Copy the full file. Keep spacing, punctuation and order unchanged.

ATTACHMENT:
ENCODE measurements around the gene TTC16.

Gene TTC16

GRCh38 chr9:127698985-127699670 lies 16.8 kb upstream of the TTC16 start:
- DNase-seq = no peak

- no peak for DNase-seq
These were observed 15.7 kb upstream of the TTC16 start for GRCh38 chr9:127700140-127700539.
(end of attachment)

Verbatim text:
ENCODE measurements around the gene TTC16.

Gene TTC16

GRCh38 chr9:127698985-127699670 lies 16.8 kb upstream of the TTC16 start:
- DNase-seq = no peak

- no peak for DNase-seq
These were observed 15.7 kb upstream of the TTC16 start for GRCh38 chr9:127700140-127700539.